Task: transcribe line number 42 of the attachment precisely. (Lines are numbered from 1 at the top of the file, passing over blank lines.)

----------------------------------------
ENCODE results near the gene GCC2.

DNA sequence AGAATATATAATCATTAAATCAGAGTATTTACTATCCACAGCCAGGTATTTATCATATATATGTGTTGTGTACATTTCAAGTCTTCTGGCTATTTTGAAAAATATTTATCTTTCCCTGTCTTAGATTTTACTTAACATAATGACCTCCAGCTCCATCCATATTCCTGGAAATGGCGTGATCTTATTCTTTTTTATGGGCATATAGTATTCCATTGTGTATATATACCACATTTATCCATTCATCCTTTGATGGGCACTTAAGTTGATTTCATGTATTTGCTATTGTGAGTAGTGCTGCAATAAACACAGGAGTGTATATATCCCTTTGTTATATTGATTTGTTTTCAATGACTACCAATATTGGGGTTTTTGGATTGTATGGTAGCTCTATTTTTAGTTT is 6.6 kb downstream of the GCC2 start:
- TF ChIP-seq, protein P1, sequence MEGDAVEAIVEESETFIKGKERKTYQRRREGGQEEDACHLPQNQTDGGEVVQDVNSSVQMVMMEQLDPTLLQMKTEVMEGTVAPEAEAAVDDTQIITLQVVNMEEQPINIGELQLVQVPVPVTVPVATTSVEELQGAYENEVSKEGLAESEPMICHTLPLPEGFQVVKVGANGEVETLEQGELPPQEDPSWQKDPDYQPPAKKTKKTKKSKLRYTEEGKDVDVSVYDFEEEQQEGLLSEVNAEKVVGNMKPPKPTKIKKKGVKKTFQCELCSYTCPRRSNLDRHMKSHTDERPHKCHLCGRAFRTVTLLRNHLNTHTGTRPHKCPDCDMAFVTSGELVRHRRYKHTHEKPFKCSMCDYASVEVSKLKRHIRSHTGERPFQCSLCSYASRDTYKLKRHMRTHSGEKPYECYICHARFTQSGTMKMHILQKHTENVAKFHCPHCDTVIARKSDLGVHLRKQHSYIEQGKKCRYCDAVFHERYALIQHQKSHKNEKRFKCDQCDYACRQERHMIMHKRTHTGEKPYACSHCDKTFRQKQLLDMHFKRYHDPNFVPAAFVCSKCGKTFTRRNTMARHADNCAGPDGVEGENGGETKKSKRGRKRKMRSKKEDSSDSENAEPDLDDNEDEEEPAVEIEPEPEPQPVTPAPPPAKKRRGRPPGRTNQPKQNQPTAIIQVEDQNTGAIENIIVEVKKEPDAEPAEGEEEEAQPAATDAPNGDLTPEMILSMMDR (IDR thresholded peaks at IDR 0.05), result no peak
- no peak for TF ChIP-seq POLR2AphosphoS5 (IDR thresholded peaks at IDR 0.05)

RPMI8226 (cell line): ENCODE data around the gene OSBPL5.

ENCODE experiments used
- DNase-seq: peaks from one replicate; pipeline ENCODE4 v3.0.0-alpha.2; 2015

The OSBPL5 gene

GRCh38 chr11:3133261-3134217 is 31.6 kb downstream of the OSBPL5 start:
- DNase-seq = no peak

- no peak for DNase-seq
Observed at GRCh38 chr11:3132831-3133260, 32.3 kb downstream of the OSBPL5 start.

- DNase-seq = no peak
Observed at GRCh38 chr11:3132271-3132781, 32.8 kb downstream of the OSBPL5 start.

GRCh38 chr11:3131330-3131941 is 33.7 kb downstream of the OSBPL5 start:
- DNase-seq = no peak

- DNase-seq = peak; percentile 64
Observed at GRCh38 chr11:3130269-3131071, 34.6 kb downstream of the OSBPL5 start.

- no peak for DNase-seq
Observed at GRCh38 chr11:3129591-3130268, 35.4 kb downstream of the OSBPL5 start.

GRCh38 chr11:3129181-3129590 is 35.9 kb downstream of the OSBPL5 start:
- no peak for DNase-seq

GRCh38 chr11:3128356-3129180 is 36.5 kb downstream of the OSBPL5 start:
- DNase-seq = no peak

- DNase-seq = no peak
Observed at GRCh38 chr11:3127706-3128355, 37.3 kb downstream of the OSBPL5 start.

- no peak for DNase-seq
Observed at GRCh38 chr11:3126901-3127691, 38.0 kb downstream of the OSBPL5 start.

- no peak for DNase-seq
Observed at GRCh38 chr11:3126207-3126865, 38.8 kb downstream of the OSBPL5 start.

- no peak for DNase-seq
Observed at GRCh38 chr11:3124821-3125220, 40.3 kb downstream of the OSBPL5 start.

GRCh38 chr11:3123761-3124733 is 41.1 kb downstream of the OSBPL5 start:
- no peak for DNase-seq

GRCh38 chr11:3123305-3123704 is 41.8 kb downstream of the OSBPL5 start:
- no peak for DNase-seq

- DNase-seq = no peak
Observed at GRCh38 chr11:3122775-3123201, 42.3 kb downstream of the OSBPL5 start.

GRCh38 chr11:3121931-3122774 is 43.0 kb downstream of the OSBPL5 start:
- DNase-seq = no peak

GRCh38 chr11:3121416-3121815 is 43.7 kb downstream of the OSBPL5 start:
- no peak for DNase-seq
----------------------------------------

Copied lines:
- no peak for DNase-seq